Places/Conferences writers

Five Reasons to Go To A Writers Conference

I enjoyed the James River Writers Conference in Richmond last weekend, and am combing through my notes for all the good ideas I wanted to apply. There are a lot of them, but they’re all lining up after the non-fiction proposal I have to finish and send. The best part of the conference was just being around so many other people who loved to write. We could talk writing morning, noon, and night, and no one started yawning after the first sentence!

Whether you’re an established writer or just getting started, a writers conference is a great place to be. Here are five good reasons to go:

  1. Meet agents, editors, and publishers, and maybe even pitch your ideas to them. Conferences are one of the few times you can catch them away from Mt. Olympus.
  2. Rub shoulders with the pros– people who are earning a living through writing. Ask questions and really listen to the answers. They have a lot of wisdom to share.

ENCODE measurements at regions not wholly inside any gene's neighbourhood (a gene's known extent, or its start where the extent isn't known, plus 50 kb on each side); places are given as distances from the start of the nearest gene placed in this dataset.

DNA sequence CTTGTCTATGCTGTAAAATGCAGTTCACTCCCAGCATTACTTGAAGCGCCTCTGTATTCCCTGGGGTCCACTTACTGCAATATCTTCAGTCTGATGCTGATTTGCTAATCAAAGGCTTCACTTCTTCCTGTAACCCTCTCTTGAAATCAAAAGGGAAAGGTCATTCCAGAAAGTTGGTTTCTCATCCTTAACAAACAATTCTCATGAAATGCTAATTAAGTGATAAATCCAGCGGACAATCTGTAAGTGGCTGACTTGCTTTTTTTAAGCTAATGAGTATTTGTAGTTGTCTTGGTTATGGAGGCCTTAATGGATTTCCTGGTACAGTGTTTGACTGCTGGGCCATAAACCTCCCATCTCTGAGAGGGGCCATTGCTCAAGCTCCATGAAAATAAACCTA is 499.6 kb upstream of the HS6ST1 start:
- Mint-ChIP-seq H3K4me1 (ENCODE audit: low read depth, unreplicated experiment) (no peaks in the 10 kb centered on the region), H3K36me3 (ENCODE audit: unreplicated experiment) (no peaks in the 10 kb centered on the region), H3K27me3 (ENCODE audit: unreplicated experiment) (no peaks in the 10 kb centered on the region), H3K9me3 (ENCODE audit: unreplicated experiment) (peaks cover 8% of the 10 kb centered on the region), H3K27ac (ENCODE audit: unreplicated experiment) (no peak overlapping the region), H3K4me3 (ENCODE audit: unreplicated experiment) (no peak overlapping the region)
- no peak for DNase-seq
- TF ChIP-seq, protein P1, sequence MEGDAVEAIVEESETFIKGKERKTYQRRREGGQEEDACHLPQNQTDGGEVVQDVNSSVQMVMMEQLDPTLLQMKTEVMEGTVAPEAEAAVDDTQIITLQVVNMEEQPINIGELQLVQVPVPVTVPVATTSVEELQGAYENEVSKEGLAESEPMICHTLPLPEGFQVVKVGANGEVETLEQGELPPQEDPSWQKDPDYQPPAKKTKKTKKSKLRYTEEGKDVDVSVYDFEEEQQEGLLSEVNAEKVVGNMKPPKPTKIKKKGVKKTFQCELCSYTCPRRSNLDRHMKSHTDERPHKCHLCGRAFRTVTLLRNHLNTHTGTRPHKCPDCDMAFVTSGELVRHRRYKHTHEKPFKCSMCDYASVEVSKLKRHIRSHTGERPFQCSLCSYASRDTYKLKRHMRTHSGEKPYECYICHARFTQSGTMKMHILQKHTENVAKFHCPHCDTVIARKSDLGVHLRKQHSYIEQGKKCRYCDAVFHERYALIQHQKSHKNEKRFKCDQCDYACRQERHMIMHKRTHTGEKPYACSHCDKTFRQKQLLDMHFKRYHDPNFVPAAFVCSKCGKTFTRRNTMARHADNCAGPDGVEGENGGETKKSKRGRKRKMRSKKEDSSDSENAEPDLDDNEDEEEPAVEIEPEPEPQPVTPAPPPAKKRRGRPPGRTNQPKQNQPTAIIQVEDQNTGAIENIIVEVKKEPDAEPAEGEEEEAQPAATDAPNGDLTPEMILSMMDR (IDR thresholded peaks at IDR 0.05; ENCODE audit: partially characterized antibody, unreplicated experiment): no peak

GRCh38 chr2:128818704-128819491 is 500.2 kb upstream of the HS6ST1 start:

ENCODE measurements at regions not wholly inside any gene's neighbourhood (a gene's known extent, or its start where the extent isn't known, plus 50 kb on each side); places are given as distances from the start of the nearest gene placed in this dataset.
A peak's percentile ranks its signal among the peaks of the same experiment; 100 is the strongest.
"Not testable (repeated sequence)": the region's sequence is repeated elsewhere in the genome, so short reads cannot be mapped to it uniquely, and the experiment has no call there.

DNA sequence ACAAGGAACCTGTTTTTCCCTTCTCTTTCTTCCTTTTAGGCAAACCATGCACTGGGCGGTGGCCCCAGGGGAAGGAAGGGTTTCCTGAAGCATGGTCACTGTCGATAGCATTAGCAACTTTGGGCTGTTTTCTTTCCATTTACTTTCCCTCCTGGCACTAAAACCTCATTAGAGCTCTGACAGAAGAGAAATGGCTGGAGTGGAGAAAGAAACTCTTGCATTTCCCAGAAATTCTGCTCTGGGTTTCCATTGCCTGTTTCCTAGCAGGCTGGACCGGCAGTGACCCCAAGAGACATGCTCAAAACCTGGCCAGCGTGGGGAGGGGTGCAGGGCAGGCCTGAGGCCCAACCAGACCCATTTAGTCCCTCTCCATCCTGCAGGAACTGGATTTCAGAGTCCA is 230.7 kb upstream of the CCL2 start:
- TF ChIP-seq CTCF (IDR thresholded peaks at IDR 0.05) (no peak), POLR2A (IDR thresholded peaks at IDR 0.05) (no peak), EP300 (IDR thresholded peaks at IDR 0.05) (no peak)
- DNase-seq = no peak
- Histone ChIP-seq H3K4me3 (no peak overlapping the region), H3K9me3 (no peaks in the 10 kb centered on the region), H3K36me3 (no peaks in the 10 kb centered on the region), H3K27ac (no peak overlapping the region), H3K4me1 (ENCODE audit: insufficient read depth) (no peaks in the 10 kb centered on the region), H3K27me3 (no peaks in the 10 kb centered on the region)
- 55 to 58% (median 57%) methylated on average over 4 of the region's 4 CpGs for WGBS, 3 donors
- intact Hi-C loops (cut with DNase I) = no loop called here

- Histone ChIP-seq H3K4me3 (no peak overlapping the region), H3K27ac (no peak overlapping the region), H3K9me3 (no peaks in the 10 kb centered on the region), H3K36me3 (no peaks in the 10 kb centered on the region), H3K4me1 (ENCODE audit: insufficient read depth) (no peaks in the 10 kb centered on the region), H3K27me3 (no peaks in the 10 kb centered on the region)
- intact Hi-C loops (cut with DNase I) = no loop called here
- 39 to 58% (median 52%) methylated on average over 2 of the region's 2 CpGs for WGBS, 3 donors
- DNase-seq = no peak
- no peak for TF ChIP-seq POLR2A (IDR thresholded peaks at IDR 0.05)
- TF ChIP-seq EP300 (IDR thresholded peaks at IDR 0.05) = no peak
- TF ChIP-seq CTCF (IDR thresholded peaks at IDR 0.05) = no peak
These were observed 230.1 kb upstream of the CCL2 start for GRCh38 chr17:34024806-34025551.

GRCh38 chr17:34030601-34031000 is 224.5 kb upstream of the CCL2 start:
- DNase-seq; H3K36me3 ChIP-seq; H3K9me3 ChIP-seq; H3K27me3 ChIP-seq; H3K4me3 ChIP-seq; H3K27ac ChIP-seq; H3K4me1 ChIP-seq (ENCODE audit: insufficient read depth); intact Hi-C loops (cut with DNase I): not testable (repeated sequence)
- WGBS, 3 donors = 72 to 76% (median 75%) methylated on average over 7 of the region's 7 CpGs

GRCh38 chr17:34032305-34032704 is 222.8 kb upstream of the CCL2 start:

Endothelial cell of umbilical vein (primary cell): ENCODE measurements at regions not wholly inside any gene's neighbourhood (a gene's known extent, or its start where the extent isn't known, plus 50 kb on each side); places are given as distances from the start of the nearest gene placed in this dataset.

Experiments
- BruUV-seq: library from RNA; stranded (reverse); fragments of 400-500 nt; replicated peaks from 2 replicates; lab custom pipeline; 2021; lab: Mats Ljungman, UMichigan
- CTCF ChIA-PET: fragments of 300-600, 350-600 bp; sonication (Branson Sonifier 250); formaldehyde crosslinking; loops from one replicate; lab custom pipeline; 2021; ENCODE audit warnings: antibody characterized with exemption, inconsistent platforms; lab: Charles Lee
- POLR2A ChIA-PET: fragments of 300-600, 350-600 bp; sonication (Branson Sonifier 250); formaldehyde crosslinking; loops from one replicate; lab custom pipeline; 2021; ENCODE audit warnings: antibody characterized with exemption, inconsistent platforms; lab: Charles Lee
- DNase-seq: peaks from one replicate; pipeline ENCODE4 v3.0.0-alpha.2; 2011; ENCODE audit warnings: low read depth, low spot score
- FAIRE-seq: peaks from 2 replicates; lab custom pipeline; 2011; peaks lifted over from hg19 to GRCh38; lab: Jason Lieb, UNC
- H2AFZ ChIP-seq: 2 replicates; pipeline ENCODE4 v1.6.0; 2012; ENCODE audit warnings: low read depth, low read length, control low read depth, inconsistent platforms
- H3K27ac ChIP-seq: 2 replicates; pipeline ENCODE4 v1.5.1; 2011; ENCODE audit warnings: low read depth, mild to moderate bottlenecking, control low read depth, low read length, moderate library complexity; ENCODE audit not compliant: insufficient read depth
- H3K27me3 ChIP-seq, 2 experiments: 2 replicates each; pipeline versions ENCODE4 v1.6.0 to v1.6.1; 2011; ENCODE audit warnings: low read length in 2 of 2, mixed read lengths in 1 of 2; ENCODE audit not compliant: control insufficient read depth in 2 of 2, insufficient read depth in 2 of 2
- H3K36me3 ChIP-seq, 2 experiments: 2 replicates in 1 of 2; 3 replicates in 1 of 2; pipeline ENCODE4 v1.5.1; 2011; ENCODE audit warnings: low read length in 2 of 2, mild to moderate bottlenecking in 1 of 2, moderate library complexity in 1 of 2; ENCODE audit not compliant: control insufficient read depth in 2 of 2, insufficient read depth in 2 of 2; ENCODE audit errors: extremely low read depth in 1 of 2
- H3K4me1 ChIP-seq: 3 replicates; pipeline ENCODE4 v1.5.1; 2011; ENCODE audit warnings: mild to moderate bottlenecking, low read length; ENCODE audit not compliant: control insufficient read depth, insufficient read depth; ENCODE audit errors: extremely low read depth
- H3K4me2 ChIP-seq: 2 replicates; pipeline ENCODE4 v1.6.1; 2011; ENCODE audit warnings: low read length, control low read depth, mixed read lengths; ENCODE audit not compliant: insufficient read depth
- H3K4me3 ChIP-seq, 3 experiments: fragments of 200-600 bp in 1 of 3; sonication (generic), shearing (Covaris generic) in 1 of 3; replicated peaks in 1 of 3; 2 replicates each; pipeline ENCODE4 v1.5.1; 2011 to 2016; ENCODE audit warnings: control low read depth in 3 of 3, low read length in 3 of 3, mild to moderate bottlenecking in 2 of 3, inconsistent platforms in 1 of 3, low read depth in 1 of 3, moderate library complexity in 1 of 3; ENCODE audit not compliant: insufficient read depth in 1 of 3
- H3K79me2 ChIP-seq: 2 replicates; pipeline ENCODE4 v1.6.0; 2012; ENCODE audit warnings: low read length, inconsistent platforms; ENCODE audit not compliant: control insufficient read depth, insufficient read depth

3. Hone your craft. Attend workshop that will make you a better writer, then go home and apply what you’ve learned.
  4. Learn about the business end of being a writer. It is a business, you know!
  5. Hang out with writers, and easily open any conversation with “What do you write?” How many other opportunities do you have to talk writing with people who actually have a clue? Even if you’re an introvert, you can join in the fun.

Emyl Jenkins: I’ll Miss You

Emyl Jenkins, author of the Sterling Glass mystery series.It’s always a shock to pick up a newspaper and find a friend’s face looking out from under a headline such as “Author, writing mentor Emyl Jenkins, 68, dies.” It wasn’t that we were super-close everyday friends– we mostly met at writing events. Emyl, you see, was special. She was the first person who introduced herself when I first joined James River Writers, and I discovered that once she knew someone, she was never too busy to chat. We exchanged occasional e-mails and enjoyed catching up when whenever we met.

I enjoyed Emyl’s sense of humor in her two Sterling Glass mysteries, The Big Steal and Stealing with Style, and I’m glad I have them in my library (you can read a review of the first one at my NAIWE blog). They’ll always remind me of their author, a gracious Southern lady whose warmth and kindness brightened Richmond for far too short a time.

Requiescat in pace, Emyl. Thank you for everything.